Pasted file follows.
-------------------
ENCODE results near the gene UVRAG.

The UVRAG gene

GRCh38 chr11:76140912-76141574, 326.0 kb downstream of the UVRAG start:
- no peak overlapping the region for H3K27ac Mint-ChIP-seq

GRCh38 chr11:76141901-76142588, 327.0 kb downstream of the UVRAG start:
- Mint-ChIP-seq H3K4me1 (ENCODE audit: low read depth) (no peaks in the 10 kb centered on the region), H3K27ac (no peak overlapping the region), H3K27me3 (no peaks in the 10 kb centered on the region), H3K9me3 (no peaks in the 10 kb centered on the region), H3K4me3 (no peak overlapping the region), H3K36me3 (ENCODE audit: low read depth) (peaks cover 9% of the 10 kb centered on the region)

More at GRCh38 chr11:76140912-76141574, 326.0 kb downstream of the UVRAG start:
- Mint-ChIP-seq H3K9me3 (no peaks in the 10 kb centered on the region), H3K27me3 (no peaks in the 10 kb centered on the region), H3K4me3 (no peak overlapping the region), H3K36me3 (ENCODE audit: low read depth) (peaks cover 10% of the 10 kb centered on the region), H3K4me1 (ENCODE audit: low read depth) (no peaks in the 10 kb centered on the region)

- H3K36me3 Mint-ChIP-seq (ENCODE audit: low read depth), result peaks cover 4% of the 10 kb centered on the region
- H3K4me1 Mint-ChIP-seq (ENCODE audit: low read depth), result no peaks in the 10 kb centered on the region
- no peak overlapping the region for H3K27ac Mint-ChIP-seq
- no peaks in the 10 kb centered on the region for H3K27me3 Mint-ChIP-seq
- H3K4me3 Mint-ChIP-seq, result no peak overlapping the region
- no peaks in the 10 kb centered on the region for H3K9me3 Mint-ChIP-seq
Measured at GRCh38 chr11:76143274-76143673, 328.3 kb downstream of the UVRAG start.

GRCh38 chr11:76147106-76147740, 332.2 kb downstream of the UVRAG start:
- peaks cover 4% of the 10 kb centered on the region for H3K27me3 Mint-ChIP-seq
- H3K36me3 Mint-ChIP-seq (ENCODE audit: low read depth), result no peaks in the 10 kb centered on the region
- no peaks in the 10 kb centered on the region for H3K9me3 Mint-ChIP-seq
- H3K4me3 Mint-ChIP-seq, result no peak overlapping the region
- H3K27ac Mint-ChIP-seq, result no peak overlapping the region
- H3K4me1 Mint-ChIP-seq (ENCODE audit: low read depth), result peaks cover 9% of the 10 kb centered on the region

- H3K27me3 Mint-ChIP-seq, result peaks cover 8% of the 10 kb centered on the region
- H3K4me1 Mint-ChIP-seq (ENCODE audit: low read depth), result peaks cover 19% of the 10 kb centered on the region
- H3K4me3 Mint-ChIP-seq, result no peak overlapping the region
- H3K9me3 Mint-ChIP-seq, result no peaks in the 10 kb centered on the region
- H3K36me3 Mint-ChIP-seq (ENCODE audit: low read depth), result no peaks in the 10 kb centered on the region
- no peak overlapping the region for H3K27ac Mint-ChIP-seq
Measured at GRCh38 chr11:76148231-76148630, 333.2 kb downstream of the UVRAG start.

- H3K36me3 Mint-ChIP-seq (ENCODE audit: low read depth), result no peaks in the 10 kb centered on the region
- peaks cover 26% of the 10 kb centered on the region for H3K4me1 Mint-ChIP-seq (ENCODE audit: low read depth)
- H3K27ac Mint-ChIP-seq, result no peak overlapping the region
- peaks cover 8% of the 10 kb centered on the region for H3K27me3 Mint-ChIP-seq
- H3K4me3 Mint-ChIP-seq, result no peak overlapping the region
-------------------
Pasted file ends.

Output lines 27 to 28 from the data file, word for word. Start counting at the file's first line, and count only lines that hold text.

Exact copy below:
- H3K36me3 Mint-ChIP-seq (ENCODE audit: low read depth), result no peaks in the 10 kb centered on the region
- no peak overlapping the region for H3K27ac Mint-ChIP-seq